By Neale Prior, The West Australian 9 May 2016
Transition-to-retirement (TTR) schemes remain attractive for those whose primary reason to start one is to wind down –not save tax.
TTR schemes involve people cutting back hours as they “phase in” retirement and supplementing their lower earnings by drawing down on their super.
People in TTR have the option of topping up their nest egg by salary sacrificing back into their super fund – this also saves on tax.
The May 3 Federal Budget contained measures to curtail that tax win.
From 1 July 2017, the Government is proposing a 15 percent tax on the earnings of funds supporting pensions.
Cutting the concessional contribution cap from $35,000 to $25,000 has removed some tax arbitrage.
However, people over 60 can still make tax-free withdrawals of between 4 percent and 10 percent of their pension nest-eggs each year.
TTR recipients aged 56 to 60 are effectively taxed on their pension at a 15 percentage point discount to their marginal rate.
While the tax advantages of starting a TTR at 56 are questionable, super fund members aged under 60 should look at commencing a TTR pension where they need the money.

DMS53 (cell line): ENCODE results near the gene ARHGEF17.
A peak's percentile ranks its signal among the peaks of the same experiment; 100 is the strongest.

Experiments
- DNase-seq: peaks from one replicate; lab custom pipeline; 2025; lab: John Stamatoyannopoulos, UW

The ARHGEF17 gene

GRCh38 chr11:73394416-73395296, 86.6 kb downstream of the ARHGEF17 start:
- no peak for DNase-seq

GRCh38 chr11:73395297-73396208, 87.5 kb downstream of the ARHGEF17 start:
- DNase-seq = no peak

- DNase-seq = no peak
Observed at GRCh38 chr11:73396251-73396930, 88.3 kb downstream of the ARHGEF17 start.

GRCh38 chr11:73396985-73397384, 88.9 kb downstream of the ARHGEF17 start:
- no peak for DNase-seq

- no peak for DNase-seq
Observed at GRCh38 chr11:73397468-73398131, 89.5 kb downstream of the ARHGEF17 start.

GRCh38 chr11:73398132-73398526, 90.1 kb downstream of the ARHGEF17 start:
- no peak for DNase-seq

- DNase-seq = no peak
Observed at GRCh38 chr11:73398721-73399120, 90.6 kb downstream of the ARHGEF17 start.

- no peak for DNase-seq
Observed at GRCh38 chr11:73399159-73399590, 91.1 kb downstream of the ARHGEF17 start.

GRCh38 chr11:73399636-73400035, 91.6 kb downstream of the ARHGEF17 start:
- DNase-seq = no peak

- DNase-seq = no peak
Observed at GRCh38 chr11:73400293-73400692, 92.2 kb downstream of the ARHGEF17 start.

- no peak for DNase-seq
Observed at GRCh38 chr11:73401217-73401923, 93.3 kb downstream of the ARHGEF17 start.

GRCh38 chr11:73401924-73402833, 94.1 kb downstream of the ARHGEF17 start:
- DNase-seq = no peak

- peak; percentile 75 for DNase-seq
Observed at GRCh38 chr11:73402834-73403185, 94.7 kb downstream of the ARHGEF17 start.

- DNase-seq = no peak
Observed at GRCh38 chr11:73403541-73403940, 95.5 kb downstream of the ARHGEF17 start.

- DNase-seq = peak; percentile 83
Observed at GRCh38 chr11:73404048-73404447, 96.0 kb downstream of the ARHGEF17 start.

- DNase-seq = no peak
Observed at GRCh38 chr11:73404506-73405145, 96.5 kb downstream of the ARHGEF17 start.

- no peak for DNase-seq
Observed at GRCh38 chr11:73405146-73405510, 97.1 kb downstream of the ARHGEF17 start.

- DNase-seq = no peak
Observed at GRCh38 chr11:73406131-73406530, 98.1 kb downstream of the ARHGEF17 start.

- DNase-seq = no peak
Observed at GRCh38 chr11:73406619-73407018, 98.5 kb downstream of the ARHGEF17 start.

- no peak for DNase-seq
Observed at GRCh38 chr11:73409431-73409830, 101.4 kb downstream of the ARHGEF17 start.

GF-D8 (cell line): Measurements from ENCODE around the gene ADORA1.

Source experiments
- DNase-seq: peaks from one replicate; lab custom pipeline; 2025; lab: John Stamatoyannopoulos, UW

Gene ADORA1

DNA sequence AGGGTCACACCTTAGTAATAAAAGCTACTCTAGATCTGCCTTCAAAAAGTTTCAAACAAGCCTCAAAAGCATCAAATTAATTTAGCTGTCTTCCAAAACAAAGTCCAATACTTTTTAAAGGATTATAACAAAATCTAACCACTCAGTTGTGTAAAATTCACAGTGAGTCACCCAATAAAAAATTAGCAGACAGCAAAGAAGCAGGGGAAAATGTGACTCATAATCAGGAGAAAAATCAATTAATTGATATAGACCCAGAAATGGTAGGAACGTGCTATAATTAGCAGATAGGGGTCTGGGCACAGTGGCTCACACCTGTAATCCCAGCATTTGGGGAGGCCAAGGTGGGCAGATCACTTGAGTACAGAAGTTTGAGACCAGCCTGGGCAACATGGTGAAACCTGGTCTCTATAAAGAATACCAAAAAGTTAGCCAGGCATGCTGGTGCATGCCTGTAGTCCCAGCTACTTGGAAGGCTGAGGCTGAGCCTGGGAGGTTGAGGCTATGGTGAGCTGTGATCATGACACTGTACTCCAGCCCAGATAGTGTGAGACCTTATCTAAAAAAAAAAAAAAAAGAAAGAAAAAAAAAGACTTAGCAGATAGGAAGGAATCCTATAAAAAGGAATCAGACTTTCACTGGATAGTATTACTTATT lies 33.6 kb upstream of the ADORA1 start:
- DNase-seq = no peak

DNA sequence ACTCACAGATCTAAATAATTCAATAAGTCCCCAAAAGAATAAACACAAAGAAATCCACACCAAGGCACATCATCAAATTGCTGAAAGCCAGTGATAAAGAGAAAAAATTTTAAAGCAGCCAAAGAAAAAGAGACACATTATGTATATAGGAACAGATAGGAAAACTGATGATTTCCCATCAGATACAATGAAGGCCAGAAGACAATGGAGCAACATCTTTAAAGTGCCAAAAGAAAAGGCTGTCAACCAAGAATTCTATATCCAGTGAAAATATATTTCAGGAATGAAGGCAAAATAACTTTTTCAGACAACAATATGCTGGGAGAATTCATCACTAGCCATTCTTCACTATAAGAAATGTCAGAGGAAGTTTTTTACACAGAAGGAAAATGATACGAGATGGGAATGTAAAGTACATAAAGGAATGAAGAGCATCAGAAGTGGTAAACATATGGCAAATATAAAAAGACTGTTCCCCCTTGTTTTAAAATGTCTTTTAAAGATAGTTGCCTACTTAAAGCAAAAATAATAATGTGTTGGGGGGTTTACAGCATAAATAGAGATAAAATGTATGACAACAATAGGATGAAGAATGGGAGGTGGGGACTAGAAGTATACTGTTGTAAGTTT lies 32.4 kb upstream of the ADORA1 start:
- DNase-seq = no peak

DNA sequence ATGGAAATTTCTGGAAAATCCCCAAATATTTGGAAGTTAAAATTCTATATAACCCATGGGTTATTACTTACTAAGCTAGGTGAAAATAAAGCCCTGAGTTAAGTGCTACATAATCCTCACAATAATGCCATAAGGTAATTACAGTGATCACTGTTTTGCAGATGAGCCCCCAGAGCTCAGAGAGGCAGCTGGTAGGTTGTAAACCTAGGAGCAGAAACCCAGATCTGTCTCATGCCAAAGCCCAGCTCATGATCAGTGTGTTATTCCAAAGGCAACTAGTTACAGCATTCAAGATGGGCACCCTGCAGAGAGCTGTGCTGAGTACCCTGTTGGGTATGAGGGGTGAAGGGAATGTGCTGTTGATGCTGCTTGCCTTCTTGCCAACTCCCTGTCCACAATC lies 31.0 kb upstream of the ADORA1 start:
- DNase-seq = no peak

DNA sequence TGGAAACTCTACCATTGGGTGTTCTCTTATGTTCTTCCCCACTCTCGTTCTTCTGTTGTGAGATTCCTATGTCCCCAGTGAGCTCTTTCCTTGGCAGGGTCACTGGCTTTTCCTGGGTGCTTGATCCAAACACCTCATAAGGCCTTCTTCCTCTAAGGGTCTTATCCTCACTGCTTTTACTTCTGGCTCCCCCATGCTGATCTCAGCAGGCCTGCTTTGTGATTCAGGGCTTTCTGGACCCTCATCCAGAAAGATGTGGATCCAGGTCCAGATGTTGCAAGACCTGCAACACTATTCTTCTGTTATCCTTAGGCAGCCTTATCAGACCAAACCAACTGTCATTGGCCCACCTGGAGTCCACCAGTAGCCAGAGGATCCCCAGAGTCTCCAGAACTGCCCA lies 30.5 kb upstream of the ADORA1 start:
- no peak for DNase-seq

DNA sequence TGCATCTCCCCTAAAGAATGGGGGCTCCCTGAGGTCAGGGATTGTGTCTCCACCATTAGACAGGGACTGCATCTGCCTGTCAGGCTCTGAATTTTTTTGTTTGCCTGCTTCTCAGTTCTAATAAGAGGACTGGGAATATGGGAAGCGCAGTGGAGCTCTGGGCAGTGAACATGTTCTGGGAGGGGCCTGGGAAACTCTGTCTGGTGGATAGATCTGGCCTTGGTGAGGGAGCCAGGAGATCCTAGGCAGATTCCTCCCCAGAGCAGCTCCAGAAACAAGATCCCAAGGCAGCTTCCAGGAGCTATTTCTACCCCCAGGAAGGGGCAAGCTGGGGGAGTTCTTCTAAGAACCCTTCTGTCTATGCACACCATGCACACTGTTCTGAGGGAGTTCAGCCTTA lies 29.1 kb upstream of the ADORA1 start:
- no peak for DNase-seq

Cash is cash, whether you’re going to get a tax advantage or not.
Despite the Budget changes, a TTR still makes sense for people forced by economic circumstances to take a lower-paid job or who were facing financial difficulty.
And someone cutting down working hours will still enjoy solid tax savings under the new rules while harnessing TTR’s income replacement and tax powers.
A person with $300,000 in super and earning $100,000 a year could go down to four days a week and maintain roughly the same take-home pay of $73,000 by drawing a TTR pension, replacing some of the used super with salary sacrifice and employer contributions.
Their overall tax bill may be reduced by as much as $9,000 under the new rules, compared with potential tax savings exceeding $13,000 if the earnings in the pension fund were not taxed.
With TTR, our worker can choose to draw the full $30,000 pension.
They might use it to pay the mortgage or make an after-tax contribution to a new super fund in accumulation mode, reducing tax on any death payout.
Either way, our worker’s scope for more tax savings by salary sacrifice has been cut.
On top of the boss’ $7,600 compulsory super contribution, the maximum sacrifice has been cut from more than $27,000 a year to just over $17,000.
If our worker were to stay full time, potential tax savings have been slashed thanks to the $25,000 concessional cap and the new earnings tax.
The bigger the profit, the bigger the tax.
However the changes are unlikely to influence decisions by people TTR primarily to replace income, not avoid tax.